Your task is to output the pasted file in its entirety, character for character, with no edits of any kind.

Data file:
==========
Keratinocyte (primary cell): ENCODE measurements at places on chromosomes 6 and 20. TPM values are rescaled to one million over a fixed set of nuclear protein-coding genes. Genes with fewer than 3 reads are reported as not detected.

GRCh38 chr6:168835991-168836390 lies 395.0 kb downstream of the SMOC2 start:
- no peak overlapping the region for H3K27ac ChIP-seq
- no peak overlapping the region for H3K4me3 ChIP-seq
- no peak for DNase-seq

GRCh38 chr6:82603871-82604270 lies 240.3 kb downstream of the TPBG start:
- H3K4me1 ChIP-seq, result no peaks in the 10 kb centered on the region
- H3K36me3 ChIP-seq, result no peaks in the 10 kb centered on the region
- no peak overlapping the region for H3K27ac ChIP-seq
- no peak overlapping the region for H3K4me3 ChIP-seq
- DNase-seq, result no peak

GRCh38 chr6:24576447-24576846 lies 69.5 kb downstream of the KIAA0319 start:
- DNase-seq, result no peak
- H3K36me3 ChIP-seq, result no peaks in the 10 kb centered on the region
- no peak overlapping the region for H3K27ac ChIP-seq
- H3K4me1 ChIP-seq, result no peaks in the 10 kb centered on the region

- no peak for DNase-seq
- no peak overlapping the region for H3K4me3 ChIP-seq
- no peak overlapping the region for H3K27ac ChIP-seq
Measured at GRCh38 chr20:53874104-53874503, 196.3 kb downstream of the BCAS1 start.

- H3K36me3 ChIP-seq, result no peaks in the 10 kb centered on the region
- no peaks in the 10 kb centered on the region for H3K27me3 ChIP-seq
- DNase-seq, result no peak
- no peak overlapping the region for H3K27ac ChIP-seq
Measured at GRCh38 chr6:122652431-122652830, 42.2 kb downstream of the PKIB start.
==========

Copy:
Keratinocyte (primary cell): ENCODE measurements at places on chromosomes 6 and 20. TPM values are rescaled to one million over a fixed set of nuclear protein-coding genes. Genes with fewer than 3 reads are reported as not detected.

GRCh38 chr6:168835991-168836390 lies 395.0 kb downstream of the SMOC2 start:
- no peak overlapping the region for H3K27ac ChIP-seq
- no peak overlapping the region for H3K4me3 ChIP-seq
- no peak for DNase-seq

GRCh38 chr6:82603871-82604270 lies 240.3 kb downstream of the TPBG start:
- H3K4me1 ChIP-seq, result no peaks in the 10 kb centered on the region
- H3K36me3 ChIP-seq, result no peaks in the 10 kb centered on the region
- no peak overlapping the region for H3K27ac ChIP-seq
- no peak overlapping the region for H3K4me3 ChIP-seq
- DNase-seq, result no peak

GRCh38 chr6:24576447-24576846 lies 69.5 kb downstream of the KIAA0319 start:
- DNase-seq, result no peak
- H3K36me3 ChIP-seq, result no peaks in the 10 kb centered on the region
- no peak overlapping the region for H3K27ac ChIP-seq
- H3K4me1 ChIP-seq, result no peaks in the 10 kb centered on the region

- no peak for DNase-seq
- no peak overlapping the region for H3K4me3 ChIP-seq
- no peak overlapping the region for H3K27ac ChIP-seq
Measured at GRCh38 chr20:53874104-53874503, 196.3 kb downstream of the BCAS1 start.

- H3K36me3 ChIP-seq, result no peaks in the 10 kb centered on the region
- no peaks in the 10 kb centered on the region for H3K27me3 ChIP-seq
- DNase-seq, result no peak
- no peak overlapping the region for H3K27ac ChIP-seq
Measured at GRCh38 chr6:122652431-122652830, 42.2 kb downstream of the PKIB start.